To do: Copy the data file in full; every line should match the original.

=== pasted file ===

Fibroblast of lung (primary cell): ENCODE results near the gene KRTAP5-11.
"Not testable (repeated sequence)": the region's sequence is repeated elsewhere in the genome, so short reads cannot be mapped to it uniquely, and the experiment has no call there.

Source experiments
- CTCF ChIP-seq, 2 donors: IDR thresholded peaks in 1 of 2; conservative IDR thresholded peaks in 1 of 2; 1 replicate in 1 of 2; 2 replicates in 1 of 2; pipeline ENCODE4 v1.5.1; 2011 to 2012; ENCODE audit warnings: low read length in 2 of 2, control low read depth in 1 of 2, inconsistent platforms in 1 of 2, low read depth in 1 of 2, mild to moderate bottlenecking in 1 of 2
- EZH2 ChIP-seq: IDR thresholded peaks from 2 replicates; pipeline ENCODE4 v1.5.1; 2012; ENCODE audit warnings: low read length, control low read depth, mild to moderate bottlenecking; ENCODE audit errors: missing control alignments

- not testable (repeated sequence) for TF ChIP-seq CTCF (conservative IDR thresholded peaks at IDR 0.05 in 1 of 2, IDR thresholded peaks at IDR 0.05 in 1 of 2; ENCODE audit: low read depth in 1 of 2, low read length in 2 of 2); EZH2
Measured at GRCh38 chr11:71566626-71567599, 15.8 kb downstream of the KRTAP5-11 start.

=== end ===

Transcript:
Fibroblast of lung (primary cell): ENCODE results near the gene KRTAP5-11.
"Not testable (repeated sequence)": the region's sequence is repeated elsewhere in the genome, so short reads cannot be mapped to it uniquely, and the experiment has no call there.

Source experiments
- CTCF ChIP-seq, 2 donors: IDR thresholded peaks in 1 of 2; conservative IDR thresholded peaks in 1 of 2; 1 replicate in 1 of 2; 2 replicates in 1 of 2; pipeline ENCODE4 v1.5.1; 2011 to 2012; ENCODE audit warnings: low read length in 2 of 2, control low read depth in 1 of 2, inconsistent platforms in 1 of 2, low read depth in 1 of 2, mild to moderate bottlenecking in 1 of 2
- EZH2 ChIP-seq: IDR thresholded peaks from 2 replicates; pipeline ENCODE4 v1.5.1; 2012; ENCODE audit warnings: low read length, control low read depth, mild to moderate bottlenecking; ENCODE audit errors: missing control alignments

- not testable (repeated sequence) for TF ChIP-seq CTCF (conservative IDR thresholded peaks at IDR 0.05 in 1 of 2, IDR thresholded peaks at IDR 0.05 in 1 of 2; ENCODE audit: low read depth in 1 of 2, low read length in 2 of 2); EZH2
Measured at GRCh38 chr11:71566626-71567599, 15.8 kb downstream of the KRTAP5-11 start.